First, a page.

Probiodrug said today it launched a collaboration with VU University Medical Center (VUmc) Alzheimer Center to assess several new molecular biomarker assays for their diagnostic, pharmacodynamic, and therapeutic potential in Alzheimer’s disease (AD). The value of the collaboration was not disclosed.
The partners plan to analyze cerebrospinal fluid (CSF) samples from well-characterized AD patients at different stages of disease, compared with CSF from age-matched control samples. The assays are designed to detect the presence and concentration of pyroglutamated amyloid beta (pGlu Abeta), a highly toxic peptide produced by the enzyme glutamaminyl cyclase (QC) that has been linked with cognitive decline in individuals with AD.
The collaboration seeks to correlate CSF concentrations of pGlu Abeta with the stage of AD in which they occur.
“A correlation between pGlu Abeta concentration and AD disease stage would validate the therapeutic approach of inhibiting QC, in support of the Phase II study for our innovative QC inhibitor PQ912,” Inge Lues, Ph.D., Probiodrug’s chief development officer, said in a statement. “The results of this comprehensive analysis should give us further insights into the relevance of pGlu Abeta and pGlu Abeta-containing oligomers in the pathology of AD.”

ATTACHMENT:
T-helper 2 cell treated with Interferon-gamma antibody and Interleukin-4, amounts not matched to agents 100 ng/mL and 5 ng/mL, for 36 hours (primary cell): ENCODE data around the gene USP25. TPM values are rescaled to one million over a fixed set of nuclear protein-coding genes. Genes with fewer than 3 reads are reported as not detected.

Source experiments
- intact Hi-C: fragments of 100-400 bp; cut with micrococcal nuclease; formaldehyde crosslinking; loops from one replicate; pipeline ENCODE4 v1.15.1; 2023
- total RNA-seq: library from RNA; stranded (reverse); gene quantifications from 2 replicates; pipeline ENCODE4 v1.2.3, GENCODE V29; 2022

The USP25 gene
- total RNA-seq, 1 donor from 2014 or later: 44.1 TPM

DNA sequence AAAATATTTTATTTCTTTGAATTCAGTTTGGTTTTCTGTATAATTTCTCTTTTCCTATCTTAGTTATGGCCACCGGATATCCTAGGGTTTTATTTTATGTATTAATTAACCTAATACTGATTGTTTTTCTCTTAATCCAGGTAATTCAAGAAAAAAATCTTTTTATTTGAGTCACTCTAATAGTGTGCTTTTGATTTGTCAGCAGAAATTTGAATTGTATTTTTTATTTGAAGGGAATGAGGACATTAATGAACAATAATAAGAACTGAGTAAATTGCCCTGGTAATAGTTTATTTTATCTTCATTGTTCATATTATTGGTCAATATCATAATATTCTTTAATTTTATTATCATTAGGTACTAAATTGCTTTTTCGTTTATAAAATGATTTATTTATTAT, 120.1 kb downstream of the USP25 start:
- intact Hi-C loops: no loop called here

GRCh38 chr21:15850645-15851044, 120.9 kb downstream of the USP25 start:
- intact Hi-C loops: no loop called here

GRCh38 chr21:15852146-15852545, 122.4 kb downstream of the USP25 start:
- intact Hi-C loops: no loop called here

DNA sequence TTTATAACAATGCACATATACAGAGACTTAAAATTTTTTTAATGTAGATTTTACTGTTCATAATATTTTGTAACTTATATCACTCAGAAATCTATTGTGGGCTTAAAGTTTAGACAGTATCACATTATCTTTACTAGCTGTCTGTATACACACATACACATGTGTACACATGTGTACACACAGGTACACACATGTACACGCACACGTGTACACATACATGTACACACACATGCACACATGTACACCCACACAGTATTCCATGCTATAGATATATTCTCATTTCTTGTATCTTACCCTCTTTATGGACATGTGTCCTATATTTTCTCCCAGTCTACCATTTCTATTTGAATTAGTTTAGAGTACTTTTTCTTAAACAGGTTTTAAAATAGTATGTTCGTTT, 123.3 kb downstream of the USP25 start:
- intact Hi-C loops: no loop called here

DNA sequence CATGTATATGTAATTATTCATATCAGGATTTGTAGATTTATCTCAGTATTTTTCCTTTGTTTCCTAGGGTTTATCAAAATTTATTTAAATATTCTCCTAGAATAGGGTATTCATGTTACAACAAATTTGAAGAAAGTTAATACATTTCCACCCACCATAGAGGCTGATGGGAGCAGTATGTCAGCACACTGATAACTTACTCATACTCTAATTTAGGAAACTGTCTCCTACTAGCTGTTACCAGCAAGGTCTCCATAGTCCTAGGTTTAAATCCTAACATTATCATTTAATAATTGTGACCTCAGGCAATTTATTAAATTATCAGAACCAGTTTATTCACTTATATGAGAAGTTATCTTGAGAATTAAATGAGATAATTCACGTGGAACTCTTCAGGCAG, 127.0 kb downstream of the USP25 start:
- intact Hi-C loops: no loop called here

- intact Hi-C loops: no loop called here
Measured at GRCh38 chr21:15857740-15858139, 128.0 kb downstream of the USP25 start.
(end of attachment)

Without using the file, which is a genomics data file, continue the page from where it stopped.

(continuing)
There are currently no validated therapeutic biomarkers for the treatment of AD, aside from several costly and cumbersome diagnostic markers, said Philip Scheltens, professor of cognitive neurology and director of VUmc Alzheimer Center.
“The work we are undertaking with Probiodrug could lead to earlier identification of disease, which could allow treatment to commence before irreversible damage has been done,” he added.
The collaboration is consistent with what Probiodrug has said is its current strategy of focusing resources exclusively on AD, reflected earlier this month when it sold its experimental cyclin-dependent kinase 9 (CDK9) inhibitor program to AstraZeneca for an undisclosed price.
But as GEN observed last year, the road to development of new drugs for AD has been paved with failure: The only five drugs now approved for treating the disease only manage to slow progression of symptoms six to 12 months.